It was hard to believe that we were leaving Tiananmen Square to tour one of our can’t-wait-to-see locations, the Forbidden City. After all, we had seen this site in The Last Emperor years ago and remembered it fondly. Filmed with the permission of Chinese authorities on location and awarded an Oscar for Best Picture in 1989, the movie showed us a China that few people knew and told the sad story of an emperor forced to leave this elaborate complex. Now, here we were, thinking about what it must have been like to live in this spacious, beautiful, well-fortified architectural complex in the heart of Beijing.
According to what we’ve learned from our guide, from searching Wikipedia, and from studying a couple of other resources prior to our trip, construction of the Forbidden City began in 1406 and lasted 14 years, requiring more than a million workers. Whole logs found in the jungles of southwestern China and marble from quarries near Beijing were used in the building of this site, known best perhaps as the home of Puyi, a two-year-old boy named emperor in 1908. During part of his reign, Puyi had several wives and concubines who lived in the last of the buildings we toured. Puyi left the Forbidden City after the People’s Republic of China was established in 1949 when he was imprisoned as a war criminal and wrote his memoirs. He is still known throughout the world as The Last Emperor of China.
The Forbidden City is a huge rectangle containing 980 surviving buildings and (some say) 9,999 rooms. (That number is cited primarily because the number 9 figures so prominently in the belief that odd numbers represent yang, one of the key Chinese design factors known as yin and yang.) Our guide told us that if you let a baby sleep each night of his life in a different room of the Forbidden City, he or she would be 27 years old upon the last night in the last room! (Oh, what you learn on tours!!!)
We think the number nine is tied to good luck, but we’re not sure. Even so, odd numbers, especially 9, are evident throughout; for example, there are 81 (9 times 9) brass studs on some of the doors, and the main halls of the Outer and Inner courts are arranged in groups of three.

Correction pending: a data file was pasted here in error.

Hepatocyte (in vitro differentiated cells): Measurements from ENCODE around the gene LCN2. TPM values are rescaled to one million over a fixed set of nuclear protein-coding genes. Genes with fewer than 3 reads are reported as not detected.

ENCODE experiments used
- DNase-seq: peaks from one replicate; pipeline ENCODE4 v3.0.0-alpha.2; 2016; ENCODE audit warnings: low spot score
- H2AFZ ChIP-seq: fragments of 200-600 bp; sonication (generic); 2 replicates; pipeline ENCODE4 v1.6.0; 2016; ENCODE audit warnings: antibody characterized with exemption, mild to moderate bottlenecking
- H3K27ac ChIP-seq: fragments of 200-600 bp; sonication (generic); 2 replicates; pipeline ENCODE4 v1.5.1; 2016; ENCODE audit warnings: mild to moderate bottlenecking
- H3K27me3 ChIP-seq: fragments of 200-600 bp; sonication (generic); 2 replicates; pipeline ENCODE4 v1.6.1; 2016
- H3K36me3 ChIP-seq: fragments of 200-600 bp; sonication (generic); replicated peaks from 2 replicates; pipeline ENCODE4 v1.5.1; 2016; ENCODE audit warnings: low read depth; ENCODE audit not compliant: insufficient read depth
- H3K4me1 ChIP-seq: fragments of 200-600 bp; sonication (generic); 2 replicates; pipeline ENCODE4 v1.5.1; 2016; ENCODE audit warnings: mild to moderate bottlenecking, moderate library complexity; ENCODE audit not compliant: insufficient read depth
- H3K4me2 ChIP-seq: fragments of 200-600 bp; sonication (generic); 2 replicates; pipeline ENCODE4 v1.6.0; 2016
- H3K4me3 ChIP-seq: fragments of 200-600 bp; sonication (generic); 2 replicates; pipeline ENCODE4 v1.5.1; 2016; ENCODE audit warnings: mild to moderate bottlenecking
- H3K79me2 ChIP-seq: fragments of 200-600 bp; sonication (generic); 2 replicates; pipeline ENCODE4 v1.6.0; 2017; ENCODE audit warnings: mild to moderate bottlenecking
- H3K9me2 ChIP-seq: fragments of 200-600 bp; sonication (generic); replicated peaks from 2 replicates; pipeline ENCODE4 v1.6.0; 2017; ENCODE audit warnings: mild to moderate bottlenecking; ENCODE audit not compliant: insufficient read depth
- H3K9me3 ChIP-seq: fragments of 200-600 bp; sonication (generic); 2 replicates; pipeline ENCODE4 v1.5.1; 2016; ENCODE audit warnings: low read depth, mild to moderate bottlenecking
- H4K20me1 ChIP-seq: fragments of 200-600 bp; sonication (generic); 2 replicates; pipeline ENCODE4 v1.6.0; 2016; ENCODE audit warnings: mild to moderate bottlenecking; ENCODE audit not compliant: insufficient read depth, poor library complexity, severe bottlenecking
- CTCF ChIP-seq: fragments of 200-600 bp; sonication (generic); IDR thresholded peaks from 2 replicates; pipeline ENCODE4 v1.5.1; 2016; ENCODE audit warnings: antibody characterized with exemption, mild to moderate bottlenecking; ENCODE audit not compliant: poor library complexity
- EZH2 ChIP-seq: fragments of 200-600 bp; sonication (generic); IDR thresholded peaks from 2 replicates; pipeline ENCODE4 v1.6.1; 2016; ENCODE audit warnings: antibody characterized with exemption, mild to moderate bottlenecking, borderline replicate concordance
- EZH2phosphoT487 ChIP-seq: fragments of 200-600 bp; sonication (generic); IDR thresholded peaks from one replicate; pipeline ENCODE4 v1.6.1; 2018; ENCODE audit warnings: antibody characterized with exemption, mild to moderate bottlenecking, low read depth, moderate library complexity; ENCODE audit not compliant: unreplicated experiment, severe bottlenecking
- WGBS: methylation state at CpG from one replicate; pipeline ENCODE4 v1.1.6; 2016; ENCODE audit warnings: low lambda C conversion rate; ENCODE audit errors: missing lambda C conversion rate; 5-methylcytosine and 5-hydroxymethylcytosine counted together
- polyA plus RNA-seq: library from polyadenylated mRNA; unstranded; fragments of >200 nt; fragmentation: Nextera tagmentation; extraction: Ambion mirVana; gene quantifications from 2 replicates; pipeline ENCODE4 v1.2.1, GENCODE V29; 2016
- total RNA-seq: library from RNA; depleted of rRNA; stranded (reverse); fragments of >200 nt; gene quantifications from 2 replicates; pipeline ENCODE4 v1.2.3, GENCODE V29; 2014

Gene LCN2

The buildings we saw reminded us of the graceful designs found in the Lama Temple. (Click here for that post.) Since yellow is the color of emperors, almost all roofs bear these golden-colored glazed tiles with sloping ridges.
At the corner of each roof is a line of statuettes, beginning with a man riding a phoenix and ending with an imperial dragon. These groupings contain an uneven number of mythical creatures — ranging from 3 to 9 — but we read that the Hall of Supreme Harmony has 10, the only building in China permitted to do so.
Here’s a close-up of one of the dragons from the Forbidden City.
We noted again the royal blues and reds that we saw at the Lama Temple as well as the gold embellishments, and the attention to detail and remarkable craftsmanship.
In the picture below, this central ramp is the Marble Carriageway reserved for the emperor’s entryway into the building. We were not allowed (understandably so!) to climb onto this carriageway to get a close picture, but we’ve read that there are scenes of dragons chasing pearls among clouds. Whatever is pictured here is beautiful even from a distance!